-penned by Jagriti and Prakash
In our continued work towards the wellbeing of adolescent girls, we organized an awareness session about Menstrual Hygiene for Adolescent girls in the last week of January. Sharana’s health worker Mrs. Lakshmi hosted and facilitated the session and 24 girls between ages 12 to 18 years participated in the program.
The awareness session began with a welcome address and introduction by Social worker Prakash; after which only women staff took over the session to make the girls comfortable talking freely about Menstruation, given that this was the first of such sessions.
Mrs. Lakshmi started the session with some ice-breaking activities which the children enjoyed and got enthusiastic to learn something new.
The session began with conducting a questionnaire survey to understand their knowledge and understanding of body anatomy, menstruation facts, menstrual hygiene, cultural practices, and their feelings about getting periods, etc.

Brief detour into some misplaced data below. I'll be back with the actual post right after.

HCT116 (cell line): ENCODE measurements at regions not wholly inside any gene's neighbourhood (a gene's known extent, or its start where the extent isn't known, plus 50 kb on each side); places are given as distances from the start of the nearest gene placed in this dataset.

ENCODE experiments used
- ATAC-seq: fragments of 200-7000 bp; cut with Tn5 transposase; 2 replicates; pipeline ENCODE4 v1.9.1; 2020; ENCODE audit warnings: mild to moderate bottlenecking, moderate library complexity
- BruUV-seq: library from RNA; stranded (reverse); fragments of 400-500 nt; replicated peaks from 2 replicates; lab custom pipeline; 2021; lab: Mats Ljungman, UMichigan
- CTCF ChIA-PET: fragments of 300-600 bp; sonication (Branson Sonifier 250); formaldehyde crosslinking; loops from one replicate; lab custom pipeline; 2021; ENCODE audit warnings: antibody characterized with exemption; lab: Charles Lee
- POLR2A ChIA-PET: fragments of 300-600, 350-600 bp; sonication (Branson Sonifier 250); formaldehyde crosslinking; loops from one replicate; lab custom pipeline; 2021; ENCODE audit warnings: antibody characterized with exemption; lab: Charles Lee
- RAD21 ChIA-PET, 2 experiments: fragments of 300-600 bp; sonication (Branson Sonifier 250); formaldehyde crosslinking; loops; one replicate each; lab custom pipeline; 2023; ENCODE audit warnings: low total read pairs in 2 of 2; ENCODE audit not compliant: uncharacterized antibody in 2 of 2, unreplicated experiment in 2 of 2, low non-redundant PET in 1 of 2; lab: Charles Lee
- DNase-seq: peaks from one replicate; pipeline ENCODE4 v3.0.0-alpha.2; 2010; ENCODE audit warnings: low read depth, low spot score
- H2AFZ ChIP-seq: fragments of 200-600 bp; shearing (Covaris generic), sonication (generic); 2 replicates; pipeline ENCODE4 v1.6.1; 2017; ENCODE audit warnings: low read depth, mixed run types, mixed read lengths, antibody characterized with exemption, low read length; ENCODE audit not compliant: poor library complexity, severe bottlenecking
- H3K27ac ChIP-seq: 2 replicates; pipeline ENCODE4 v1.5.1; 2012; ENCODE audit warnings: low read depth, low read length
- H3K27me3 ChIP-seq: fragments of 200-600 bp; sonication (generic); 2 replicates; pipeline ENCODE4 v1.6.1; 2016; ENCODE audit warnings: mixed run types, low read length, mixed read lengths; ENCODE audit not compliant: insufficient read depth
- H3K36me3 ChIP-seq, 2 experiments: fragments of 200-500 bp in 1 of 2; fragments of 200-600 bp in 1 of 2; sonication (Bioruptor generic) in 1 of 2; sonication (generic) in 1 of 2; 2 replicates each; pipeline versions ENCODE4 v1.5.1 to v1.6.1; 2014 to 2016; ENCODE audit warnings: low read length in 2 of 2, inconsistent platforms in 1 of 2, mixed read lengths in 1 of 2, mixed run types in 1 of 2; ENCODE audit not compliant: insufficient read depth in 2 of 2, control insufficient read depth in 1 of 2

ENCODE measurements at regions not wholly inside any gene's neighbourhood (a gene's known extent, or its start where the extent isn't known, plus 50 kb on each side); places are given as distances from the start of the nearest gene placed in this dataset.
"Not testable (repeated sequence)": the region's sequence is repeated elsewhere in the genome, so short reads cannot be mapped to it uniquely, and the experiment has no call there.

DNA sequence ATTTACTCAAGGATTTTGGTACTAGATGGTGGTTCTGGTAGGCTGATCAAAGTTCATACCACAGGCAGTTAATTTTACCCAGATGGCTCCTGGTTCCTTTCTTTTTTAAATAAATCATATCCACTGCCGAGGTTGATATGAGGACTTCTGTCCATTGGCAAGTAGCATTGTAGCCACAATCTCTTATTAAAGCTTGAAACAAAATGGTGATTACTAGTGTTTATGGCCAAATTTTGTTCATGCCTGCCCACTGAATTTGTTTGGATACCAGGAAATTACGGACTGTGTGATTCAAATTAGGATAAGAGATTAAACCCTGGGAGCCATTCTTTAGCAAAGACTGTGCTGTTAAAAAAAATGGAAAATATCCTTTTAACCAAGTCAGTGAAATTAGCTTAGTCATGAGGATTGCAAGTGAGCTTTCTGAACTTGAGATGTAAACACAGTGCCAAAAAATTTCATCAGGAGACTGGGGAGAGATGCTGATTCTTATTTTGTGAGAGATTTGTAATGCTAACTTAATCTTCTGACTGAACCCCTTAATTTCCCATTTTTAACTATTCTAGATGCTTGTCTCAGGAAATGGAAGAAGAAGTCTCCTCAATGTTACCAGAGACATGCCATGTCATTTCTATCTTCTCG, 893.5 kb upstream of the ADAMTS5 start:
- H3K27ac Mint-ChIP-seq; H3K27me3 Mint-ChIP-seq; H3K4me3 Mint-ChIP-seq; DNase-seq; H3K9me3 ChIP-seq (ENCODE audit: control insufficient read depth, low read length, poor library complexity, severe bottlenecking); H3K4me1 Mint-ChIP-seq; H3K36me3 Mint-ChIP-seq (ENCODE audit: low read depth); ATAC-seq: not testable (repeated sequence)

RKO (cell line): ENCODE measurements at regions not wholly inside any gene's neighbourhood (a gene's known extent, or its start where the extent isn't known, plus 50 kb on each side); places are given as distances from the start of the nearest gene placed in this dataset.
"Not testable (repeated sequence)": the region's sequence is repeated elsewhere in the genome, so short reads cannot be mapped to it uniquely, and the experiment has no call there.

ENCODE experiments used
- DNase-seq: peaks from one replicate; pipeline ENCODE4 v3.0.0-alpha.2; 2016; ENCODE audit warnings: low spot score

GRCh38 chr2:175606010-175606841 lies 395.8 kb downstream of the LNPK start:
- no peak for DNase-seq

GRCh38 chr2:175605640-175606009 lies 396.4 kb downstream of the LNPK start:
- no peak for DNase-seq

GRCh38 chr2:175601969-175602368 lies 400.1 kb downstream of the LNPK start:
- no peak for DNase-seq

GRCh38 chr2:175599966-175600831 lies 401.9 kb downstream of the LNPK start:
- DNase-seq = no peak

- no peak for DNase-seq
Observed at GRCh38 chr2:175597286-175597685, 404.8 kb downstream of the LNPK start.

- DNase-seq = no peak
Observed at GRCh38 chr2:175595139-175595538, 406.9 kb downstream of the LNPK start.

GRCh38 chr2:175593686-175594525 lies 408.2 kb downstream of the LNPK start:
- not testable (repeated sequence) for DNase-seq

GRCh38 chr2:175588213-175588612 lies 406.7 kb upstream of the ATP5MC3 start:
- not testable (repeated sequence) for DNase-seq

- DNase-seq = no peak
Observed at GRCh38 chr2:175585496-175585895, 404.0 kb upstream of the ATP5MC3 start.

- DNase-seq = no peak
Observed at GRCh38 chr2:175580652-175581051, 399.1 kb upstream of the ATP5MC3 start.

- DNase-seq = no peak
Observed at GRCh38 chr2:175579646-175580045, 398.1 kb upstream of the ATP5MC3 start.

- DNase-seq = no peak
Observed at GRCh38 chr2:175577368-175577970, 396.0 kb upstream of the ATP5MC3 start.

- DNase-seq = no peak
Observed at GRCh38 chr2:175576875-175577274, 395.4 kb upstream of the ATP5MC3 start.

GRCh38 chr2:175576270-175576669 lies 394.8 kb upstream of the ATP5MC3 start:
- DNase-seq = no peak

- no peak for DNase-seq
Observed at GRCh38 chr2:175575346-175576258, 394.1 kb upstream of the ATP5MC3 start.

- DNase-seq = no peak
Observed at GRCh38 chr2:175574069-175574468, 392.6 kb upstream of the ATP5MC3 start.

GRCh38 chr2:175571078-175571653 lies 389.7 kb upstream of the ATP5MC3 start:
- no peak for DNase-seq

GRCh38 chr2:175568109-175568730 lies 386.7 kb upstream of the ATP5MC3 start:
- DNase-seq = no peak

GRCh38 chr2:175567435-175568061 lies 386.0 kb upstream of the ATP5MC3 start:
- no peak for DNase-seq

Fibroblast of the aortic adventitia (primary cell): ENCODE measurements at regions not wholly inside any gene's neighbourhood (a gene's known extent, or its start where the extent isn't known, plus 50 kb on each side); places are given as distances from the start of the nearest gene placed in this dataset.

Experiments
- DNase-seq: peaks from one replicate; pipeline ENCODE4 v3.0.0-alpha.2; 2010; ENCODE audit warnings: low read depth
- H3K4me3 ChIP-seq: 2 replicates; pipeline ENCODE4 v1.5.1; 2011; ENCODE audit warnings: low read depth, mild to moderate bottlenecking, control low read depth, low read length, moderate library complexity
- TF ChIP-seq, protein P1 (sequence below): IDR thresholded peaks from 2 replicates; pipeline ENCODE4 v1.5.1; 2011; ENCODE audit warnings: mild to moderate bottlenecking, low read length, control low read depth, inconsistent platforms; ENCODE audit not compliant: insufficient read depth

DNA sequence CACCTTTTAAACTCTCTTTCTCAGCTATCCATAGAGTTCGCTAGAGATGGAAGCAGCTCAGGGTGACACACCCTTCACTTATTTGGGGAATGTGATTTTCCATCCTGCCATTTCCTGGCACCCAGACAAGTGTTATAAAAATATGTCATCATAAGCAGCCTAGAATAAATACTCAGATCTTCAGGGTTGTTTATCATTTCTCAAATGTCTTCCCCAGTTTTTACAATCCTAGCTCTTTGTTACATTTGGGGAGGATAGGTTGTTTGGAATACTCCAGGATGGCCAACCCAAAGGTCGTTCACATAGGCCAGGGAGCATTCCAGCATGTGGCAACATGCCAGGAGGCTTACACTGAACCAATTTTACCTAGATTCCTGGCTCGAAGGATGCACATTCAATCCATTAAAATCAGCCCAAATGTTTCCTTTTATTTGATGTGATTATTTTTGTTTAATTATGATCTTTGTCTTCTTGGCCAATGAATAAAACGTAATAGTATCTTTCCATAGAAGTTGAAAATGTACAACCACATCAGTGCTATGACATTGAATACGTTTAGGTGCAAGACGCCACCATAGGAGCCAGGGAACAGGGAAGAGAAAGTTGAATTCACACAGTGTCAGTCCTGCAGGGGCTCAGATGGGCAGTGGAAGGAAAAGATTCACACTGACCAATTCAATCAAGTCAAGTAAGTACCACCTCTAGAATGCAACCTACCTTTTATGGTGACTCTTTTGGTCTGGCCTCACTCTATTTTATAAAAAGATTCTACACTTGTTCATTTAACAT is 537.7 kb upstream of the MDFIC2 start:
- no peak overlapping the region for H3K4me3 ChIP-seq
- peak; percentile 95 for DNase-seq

Mrs. Lakshmi facilitated the session by showing Mythri, a Tamil animated movie on Menstrual Hygiene for adolescent girls, and in-between discussed the facts and interacted with the girls. Girls also asked their doubts and were happy to see a movie discussing “periods”, a topic which mostly is hushed up and never discussed freely.
Lakshmi, who is also an Acupressure expert, taught the pressure points in the hands and feet which helps in the pain and cramps during periods. She also made them aware of the advantages of using cloth pads, and about the infections and other problems some women get from the bleach and plastic used in sanitary napkins.
Although there have been efforts to normalize the talk around menstruation in recent years, but largely many myths and taboos still exist about it in our society.
Finally, Sharana’s Gender expert Mrs. Jagriti Shankar conducted a small session on the theme of bodily autonomy, deconstructing the shame and guilt related to menstruation, and loving and respecting our body. Girls participated in a session on “period meditation”, played with soft feathers, and then painted their hearts out in red paint on white paper. The girls were fully involved with all activities and had fun in their first step of breaking the taboo of menstruation.